WORKERS’ COMPESANTION CORNER with MAYBIN NKHOLMBA
A SERIOUS workplace injury or death changes lives forever – for families, friends, communities, and fellow workers too. Human loss and suffering is immeasurable. Occupational injuries and illnesses can provoke major crises for the families in which they occur. In addition to major financial burdens, they can impose substantial time demands on uninjured family members.
That is precisely the reason for every person who leaves for work in the morning to be expected to return home in good health. Can you imagine the knock on the door to tell you your loved one will never be returning home? Or the phone call to say he’s in the hospital and may never walk again? Ensuring that husbands return to their wives, wives to their husbands, parents to their children, and friends to their friends — that is the most important reason to create a safe and healthy work environment.
Thanks to the minister of Labour and Social Security Joyce Nonde Simukoko who has relentlessly emphasised the importance of safety at work, to the extent of making public pronouncements on the formation of health committees at work. The minister has gone to the extent of conducting impromptu health and safety checks at various work places because she understands much as we do that if a worker is injured on the job, it costs the company in lost work hours, increased insurance rates, workers’ compensation premiums and possible litigation.
Productivity is lost when other workers have to stop work to deal with the injury. Even after the injured employee has been sent home or taken to the hospital, other employees may be distracted or need to take time off from work in the aftermath of the incident. Even a single injury can have far-reaching and debilitating effects on family, business and society.
That is why minister of Labour & Social Security Joyce Nonde Simukoko, has stepped in to create an environment that promotes health and safety at work places. We have taken keen interest in the subject of health and safety because it is of utmost concern to us.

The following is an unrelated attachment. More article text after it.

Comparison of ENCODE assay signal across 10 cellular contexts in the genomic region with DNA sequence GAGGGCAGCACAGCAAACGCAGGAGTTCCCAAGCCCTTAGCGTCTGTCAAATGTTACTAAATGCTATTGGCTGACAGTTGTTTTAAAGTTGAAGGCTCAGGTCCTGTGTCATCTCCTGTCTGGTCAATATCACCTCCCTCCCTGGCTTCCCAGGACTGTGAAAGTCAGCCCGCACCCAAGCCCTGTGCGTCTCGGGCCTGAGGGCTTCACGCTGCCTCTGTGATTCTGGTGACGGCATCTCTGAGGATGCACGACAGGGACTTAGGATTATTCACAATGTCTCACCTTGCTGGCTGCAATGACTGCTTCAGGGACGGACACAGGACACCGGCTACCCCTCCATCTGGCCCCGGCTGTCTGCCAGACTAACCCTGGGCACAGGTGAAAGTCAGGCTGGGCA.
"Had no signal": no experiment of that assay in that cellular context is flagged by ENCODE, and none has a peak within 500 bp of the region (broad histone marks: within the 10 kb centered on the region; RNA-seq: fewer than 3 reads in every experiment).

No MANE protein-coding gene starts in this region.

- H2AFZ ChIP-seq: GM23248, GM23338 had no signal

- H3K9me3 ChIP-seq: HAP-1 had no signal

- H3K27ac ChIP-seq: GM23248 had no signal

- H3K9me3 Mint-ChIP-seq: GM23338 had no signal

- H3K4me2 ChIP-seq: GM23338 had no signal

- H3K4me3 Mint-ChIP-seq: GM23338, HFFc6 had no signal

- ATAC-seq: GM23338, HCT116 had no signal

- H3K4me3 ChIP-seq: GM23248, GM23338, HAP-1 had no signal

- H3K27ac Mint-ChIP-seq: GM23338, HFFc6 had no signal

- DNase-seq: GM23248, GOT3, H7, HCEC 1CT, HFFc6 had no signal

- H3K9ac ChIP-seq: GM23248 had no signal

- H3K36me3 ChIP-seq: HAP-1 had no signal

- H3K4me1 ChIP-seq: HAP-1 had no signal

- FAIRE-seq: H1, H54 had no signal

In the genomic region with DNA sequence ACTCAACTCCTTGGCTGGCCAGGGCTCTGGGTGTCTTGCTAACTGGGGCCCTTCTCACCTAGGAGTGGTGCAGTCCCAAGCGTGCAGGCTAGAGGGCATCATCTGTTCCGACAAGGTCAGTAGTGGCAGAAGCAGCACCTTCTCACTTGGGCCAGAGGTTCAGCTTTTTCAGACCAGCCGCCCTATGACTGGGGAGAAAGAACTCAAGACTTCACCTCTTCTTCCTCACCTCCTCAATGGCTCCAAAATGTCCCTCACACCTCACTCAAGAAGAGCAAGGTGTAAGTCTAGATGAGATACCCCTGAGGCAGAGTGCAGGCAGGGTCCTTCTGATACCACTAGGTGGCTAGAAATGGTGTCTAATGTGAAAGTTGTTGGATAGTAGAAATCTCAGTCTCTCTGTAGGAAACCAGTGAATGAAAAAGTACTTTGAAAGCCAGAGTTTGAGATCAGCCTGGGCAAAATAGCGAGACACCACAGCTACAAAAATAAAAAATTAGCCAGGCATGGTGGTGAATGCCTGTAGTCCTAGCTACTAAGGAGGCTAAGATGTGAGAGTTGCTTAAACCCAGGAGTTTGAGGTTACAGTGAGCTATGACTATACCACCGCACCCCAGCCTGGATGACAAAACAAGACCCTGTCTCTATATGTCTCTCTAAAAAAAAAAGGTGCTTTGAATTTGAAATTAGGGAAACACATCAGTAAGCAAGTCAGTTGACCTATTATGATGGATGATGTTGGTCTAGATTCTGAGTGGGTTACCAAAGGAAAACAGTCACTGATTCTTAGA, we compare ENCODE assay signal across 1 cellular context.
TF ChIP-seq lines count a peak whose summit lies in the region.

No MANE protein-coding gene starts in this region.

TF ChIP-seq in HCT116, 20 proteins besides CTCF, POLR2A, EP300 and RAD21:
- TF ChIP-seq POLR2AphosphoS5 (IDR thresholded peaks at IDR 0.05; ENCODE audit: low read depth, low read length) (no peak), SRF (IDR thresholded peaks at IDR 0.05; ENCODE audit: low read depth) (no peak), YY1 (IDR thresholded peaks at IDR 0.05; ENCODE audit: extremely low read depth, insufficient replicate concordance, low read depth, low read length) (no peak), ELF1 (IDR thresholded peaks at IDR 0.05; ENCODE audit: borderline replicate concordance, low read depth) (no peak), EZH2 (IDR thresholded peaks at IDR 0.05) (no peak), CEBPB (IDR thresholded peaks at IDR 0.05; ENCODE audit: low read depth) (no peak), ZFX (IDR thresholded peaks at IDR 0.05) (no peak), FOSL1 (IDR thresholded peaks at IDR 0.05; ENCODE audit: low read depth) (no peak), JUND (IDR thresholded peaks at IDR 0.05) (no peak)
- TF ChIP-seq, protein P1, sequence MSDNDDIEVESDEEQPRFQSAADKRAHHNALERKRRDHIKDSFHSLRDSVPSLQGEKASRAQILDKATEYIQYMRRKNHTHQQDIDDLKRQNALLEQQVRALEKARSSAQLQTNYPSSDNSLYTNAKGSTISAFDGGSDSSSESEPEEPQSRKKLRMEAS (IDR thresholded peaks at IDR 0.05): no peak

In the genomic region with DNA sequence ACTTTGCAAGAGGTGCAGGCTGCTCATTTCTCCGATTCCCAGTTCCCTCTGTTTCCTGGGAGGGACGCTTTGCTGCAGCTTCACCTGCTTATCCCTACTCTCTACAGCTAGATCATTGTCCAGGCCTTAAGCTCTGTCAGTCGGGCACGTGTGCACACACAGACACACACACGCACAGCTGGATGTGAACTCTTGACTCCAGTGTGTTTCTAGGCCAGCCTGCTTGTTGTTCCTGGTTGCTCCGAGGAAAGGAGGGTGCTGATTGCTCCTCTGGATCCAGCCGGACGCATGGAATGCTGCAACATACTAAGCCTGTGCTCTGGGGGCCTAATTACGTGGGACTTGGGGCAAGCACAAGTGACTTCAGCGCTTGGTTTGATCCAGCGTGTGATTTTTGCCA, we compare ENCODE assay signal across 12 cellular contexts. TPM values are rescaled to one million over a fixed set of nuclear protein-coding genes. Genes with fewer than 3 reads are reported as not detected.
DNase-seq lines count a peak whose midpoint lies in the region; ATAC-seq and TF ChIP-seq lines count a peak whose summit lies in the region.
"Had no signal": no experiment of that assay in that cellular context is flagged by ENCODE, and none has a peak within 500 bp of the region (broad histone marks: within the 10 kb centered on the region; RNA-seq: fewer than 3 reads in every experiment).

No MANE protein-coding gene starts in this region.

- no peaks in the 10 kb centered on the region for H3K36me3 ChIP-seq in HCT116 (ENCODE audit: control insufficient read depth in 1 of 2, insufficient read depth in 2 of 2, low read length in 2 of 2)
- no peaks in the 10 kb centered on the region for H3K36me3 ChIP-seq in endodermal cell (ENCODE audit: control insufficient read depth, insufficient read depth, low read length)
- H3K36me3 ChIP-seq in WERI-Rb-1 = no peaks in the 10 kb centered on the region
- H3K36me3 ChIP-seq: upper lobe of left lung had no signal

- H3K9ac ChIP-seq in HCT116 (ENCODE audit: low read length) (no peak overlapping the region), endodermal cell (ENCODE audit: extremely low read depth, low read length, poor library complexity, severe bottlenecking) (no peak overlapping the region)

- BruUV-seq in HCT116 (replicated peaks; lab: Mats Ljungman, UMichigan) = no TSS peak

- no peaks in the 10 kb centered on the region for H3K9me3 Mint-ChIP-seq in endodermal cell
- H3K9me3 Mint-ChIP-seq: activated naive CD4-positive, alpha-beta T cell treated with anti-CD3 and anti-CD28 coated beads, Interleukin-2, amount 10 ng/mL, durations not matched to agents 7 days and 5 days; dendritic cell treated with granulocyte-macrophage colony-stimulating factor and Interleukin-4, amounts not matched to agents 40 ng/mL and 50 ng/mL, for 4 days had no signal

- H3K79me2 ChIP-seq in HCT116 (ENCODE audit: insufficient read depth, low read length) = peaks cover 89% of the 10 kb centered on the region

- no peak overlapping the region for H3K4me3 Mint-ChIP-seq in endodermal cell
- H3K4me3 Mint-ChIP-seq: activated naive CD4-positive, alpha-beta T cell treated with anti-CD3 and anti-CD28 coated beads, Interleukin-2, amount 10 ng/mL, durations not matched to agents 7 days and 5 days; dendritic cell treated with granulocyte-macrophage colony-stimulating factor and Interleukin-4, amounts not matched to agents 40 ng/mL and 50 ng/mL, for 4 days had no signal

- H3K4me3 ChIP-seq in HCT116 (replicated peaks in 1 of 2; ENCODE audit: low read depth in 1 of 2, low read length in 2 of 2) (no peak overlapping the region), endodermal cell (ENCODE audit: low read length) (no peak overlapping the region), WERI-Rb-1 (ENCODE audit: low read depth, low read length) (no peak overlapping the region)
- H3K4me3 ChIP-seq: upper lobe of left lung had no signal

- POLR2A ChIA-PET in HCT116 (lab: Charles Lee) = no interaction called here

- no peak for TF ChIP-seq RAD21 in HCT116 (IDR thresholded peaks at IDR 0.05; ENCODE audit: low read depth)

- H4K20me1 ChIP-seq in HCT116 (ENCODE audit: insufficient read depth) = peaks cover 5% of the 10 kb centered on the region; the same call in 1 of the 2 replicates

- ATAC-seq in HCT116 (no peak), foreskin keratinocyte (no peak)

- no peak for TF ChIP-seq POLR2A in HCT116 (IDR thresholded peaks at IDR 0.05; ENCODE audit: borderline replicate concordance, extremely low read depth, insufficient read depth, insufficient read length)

According to the provisions of the Occupational Health & Safety (OHS) Act No. 36 of 2010 and the Workers’ Compensation Act No. 10 of 1999, the promotion of health and safety at the workplace is key.
Under Part III of the OHS Act, an employer of 10 or more persons at any workplace is mandated to establish a health & safety committee. In addition, the Workers’ Compensation Fund Control Board (WCFCB) has been mandated under Part III, section 11(3)-b of the Workers’ Compensation Act to foster;
• The prevention of accidents or any diseases which are due to the nature of any occupation and
• The promotion of the health or safety of workers
In order to adhere to the call by the minister on the formation of health and safety committees at work, the WCFCB has been carrying out statutory site safety inspections at various workplaces across the country. The aim of these inspections is the promotion of health & safety at the workplace with a view to preventing and reducing workplace accidents. As at 30th June 2017, WCFCB carried out 44 site safety inspections at various companies. The major finding apart from the low levels of personal protective equipment (PPE) compliance, was the non-functional safety committees. In about 75% of the companies visited, Safety Committees were non-existent while in the remaining 25%, Safety Committees were present but non-functional. On the WCFCB safety model checklist, Safety Committees and Health & Safety policies rate high, as this is proof of management’s commitment towards issues of health and safety at the workplace.
The formation of committees at work follow Part III, Section 12 of the OHS Act, which provide that a health & safety committee should;
– Consist of an equal number of members, not less than two on each side, representing the employer and the employees, provided that the representatives of the employees shall be chosen by the employees or designated by a trade union; and
– Be chaired by a person elected from amongst the employee representatives or by the employer or the senior most member of management on an alternating basis.
The functions of the health & safety committees are to;
a) Promote cooperation between the employer and the employees in achieving and maintaining healthy and safe working conditions;
b) Share information about occupational health, safety and welfare with employees
c) Investigate and resolve any matter that may be a risk to health and safety of employees at a workplace;
d) Review the measures taken on health and safety of employees at a workplace; and
e) Formulate, review and disseminate to the employees the standards, rules and procedures relating to health and safety to be carried out at the workplace.
The author is the Head Communications and Customer Services at Workers Compensation Fund Control Board; email firstname.lastname@example.org